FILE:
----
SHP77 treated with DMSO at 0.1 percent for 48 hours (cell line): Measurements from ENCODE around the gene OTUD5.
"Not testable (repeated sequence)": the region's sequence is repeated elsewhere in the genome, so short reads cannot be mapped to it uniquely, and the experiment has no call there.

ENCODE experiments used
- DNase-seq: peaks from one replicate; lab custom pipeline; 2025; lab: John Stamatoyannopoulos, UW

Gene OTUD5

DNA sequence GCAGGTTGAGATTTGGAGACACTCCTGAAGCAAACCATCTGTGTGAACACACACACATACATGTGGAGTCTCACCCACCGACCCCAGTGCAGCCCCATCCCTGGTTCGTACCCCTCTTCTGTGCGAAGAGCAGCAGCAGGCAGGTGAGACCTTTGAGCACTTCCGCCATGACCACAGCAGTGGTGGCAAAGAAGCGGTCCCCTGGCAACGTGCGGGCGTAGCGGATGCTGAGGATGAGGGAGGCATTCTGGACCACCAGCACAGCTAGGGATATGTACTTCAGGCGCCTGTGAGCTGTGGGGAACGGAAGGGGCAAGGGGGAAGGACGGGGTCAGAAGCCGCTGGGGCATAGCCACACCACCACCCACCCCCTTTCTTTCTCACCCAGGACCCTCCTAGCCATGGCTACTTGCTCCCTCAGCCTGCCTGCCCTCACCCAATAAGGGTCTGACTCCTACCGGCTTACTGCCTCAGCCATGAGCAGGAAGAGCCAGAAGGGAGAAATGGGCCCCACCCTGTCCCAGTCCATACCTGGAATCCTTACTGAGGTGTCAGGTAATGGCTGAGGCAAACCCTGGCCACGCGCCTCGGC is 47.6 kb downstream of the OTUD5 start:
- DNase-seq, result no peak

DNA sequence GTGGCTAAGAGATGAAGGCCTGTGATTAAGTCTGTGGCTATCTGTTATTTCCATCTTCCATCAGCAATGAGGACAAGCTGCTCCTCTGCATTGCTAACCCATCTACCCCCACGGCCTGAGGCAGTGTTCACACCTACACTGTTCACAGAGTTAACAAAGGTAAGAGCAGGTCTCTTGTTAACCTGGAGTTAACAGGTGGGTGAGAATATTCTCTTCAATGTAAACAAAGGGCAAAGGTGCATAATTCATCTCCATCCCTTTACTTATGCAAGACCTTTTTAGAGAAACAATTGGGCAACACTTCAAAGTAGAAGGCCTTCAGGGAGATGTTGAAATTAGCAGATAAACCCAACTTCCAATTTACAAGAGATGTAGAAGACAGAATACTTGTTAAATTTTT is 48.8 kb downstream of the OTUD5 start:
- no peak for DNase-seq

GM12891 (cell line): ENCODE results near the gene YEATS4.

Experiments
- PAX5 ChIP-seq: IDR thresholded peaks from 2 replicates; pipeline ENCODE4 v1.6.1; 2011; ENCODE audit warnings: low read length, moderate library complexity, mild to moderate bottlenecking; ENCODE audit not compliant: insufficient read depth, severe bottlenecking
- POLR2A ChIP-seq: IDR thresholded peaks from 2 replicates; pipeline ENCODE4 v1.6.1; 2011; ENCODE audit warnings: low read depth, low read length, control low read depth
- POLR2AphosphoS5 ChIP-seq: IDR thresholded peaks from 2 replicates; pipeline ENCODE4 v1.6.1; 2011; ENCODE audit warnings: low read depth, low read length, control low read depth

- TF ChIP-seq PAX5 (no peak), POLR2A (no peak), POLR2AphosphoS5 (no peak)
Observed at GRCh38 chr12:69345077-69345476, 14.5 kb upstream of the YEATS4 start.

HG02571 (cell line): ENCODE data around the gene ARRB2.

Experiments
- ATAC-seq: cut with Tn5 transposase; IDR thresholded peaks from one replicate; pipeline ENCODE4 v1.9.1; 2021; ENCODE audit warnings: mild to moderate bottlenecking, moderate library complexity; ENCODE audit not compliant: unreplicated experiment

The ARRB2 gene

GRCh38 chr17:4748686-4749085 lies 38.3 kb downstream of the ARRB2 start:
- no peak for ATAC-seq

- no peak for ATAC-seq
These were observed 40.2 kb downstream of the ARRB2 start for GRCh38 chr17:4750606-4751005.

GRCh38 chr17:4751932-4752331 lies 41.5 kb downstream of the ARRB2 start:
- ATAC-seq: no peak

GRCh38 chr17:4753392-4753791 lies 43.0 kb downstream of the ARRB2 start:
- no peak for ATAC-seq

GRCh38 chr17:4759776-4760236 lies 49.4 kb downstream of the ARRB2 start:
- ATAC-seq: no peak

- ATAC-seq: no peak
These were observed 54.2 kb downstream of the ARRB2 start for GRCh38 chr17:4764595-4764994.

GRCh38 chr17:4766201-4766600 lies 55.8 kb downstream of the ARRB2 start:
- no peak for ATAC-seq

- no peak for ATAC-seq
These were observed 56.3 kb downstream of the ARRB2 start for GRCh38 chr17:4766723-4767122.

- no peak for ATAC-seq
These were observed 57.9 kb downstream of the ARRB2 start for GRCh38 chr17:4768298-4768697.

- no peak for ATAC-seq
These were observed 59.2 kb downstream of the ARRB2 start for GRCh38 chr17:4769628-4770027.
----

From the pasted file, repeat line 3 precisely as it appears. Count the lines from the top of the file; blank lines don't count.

ENCODE experiments used